Some units are advertised as non-venting or having a non-venting option. They basically cool down a room by heating a corresponding amount of water. You then have to drain the water from the unit. This is not a practical solution and the amount of cooling such units provide is pathetic. Without a duct to the outside world, to reject heat, no real cooling can take place.
Second, you have to look at the ratings on these units. Most are about 5,000 BTUs or so. This is not a lot of cooling capacity. While these units may be physically large and heavy, they do not provide a lot of cooling capacity. 5,000 BTUs is enough to cool a small bedroom, not a living room or family room, etc. So many folks buy one of these units, plug it in, and wonder why it won't cool the main room in their house. It just isn't large enough.
For my guest bedroom, it works OK, provided you leave it on all day, if you are expecting guests. Like any A/C unit, it has its limits, and trying to turn it on in an 85-degree room and expect the temperature to drop to 70 degrees in 5 minutes is unrealistic. By the way, the same is true for central air. People invite 30 guests to their home for a summer party and then wonder why, after the room heats to 90 degrees, the A/C won't cool the house. It simply can't keep up with the load. Cold soaking a room in advance is the best solution for both situations.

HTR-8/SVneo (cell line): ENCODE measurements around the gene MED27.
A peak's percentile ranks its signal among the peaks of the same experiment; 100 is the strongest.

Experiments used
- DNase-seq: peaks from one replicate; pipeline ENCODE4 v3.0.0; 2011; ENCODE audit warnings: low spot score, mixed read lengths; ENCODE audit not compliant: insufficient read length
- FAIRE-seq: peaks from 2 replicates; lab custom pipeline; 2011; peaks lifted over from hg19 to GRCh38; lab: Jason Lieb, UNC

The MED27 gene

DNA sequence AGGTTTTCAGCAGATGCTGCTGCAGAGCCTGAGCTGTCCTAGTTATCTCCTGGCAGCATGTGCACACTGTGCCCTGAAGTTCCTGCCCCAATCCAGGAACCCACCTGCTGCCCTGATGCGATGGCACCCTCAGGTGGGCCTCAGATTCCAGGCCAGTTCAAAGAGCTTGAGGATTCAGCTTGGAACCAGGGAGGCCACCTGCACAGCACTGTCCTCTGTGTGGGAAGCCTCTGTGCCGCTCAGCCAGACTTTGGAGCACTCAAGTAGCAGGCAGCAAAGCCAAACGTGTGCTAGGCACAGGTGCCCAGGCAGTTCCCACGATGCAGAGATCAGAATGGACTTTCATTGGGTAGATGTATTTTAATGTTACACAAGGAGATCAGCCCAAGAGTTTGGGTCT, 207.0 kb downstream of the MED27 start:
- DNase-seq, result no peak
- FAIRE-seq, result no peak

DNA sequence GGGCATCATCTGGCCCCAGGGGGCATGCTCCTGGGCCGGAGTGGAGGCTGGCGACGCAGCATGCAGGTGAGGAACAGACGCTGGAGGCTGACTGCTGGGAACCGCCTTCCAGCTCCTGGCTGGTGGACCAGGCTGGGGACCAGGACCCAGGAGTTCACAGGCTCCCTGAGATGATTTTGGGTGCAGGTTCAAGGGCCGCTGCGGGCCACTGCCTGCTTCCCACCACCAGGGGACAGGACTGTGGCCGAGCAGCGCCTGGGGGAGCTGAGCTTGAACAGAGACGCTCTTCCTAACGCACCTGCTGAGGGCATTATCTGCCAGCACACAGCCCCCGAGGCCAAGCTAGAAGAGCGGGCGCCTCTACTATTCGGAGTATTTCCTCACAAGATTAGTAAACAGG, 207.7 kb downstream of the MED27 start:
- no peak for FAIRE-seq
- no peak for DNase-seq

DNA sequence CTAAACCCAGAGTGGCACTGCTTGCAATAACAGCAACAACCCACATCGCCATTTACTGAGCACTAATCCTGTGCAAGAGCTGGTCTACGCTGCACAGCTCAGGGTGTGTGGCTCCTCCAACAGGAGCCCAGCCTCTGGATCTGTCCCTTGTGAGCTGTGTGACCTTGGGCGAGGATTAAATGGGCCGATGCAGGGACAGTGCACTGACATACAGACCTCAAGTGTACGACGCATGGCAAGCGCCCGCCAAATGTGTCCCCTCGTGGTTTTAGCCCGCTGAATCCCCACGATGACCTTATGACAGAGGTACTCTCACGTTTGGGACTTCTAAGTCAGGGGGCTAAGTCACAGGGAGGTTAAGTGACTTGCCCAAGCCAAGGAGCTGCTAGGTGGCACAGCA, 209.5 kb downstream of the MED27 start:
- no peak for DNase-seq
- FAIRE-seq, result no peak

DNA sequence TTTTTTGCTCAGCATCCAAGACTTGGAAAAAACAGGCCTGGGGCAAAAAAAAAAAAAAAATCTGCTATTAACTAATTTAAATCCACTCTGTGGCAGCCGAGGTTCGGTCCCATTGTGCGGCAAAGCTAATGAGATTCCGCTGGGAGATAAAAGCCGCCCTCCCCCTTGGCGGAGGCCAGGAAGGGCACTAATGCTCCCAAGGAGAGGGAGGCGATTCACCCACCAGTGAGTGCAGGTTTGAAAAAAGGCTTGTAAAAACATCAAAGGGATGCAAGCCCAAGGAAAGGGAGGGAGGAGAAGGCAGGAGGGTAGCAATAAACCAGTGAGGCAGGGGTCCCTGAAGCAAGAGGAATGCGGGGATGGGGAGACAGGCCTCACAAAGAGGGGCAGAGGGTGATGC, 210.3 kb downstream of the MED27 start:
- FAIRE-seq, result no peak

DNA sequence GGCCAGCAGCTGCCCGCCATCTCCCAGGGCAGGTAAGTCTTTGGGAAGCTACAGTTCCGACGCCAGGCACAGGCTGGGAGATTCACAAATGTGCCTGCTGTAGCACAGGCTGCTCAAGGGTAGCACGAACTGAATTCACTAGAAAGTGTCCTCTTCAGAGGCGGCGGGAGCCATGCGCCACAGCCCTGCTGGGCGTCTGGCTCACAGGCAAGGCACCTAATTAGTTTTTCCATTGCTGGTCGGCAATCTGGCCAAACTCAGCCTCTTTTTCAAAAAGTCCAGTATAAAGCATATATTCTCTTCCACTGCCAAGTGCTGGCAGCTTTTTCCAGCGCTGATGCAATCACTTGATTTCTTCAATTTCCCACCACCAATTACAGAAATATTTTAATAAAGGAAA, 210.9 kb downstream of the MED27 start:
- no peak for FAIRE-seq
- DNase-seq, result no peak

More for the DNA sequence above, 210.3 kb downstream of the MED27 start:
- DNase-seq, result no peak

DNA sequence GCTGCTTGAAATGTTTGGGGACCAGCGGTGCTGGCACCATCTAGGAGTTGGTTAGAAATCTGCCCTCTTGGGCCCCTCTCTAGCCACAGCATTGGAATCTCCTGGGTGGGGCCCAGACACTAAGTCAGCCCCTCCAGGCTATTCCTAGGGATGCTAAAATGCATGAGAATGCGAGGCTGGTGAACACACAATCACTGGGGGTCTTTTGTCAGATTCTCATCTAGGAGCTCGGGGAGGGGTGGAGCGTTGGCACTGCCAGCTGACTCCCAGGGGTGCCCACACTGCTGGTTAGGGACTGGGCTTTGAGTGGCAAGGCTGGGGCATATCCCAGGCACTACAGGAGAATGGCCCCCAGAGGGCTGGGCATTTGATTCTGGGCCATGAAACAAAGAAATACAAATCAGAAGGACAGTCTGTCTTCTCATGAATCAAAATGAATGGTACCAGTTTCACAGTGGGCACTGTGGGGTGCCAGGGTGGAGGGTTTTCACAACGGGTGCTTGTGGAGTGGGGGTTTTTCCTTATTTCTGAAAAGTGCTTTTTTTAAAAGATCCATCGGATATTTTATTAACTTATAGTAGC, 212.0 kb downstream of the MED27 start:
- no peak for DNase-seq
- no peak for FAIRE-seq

Third, you have to install them properly. I used a dryer vent on both of mine. The instructions warn against doing this, as it could constrict the flow of air. However, I have a short run of tubing (less than a foot) and it seems to work OK. If you try to run 10 feet of tubing to vent these units, it probably will not work well. The less restriction to air flow, the better.
And in that vein, most of these units only discharge hot air. The higher priced units have an intake as well. If your house is "tight", the fan may have a hard time blowing out hot air if no air can come back into the room. So ironically, you may have to crack open a window slightly to let in some air for the unit to blow back out again. Otherwise, you are trying to pull a vacuum on your bedroom, and that isn't going to work.
Fourth, these units are not very efficient. Unlike a window unit, they don't have the free flow of air across the coils, so the efficiency suffers. As a temporary solution for renters, or for occasional use (like my guest room) or for supplemental cooling, they may be a solution. But they will use more energy than even a window unit and certainly more (per BTU) than central air or a split system.